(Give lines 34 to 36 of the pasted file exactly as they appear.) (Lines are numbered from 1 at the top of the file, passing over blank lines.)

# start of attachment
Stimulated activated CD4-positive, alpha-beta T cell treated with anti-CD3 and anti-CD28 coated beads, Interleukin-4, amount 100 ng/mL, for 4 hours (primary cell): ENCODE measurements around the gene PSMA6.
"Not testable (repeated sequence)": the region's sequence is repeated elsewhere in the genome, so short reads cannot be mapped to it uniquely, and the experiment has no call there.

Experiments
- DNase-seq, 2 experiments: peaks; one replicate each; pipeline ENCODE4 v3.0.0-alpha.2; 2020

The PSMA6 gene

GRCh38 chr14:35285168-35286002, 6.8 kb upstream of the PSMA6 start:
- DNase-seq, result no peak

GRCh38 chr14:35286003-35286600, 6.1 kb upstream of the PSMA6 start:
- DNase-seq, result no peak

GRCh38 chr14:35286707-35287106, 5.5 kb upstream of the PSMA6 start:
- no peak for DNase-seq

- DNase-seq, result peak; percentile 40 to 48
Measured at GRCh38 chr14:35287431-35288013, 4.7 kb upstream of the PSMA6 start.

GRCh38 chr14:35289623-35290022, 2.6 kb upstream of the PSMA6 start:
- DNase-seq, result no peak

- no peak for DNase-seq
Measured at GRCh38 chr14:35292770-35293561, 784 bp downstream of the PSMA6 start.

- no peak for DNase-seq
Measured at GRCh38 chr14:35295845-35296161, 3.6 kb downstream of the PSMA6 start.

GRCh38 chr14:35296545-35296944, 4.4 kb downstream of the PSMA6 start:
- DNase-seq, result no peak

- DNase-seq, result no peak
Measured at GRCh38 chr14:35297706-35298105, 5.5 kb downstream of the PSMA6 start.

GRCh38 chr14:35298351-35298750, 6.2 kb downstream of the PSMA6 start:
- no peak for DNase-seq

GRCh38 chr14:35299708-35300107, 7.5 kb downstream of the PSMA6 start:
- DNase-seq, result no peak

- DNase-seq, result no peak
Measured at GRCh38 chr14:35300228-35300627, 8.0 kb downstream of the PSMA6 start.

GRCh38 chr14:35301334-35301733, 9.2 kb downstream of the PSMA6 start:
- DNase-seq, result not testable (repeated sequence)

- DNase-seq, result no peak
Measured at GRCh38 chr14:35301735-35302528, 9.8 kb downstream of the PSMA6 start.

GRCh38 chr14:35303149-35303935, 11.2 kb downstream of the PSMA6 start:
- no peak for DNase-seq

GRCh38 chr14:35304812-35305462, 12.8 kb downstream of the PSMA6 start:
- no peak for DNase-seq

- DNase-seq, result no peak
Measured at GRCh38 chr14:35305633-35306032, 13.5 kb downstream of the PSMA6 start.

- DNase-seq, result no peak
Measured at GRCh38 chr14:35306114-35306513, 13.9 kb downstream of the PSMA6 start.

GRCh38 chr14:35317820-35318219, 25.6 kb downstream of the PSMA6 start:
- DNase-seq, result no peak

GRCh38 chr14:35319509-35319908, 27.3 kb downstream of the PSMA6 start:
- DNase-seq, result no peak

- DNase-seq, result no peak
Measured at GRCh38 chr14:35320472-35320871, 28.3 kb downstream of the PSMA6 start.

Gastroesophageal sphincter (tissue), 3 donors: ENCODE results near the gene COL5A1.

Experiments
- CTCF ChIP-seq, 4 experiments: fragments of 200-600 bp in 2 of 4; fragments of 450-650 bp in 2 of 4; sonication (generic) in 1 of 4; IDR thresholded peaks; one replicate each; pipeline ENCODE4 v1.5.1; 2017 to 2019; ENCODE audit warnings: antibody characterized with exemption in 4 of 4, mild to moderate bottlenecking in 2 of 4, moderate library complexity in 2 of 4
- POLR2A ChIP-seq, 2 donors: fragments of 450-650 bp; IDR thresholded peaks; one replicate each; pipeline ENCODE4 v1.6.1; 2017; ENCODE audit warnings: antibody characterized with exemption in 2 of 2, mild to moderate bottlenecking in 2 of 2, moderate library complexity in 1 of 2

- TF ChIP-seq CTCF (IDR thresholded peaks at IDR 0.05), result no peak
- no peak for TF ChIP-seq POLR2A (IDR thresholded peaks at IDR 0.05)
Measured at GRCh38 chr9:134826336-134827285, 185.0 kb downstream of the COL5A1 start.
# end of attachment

GRCh38 chr14:35303149-35303935, 11.2 kb downstream of the PSMA6 start:
- no peak for DNase-seq

GRCh38 chr14:35304812-35305462, 12.8 kb downstream of the PSMA6 start: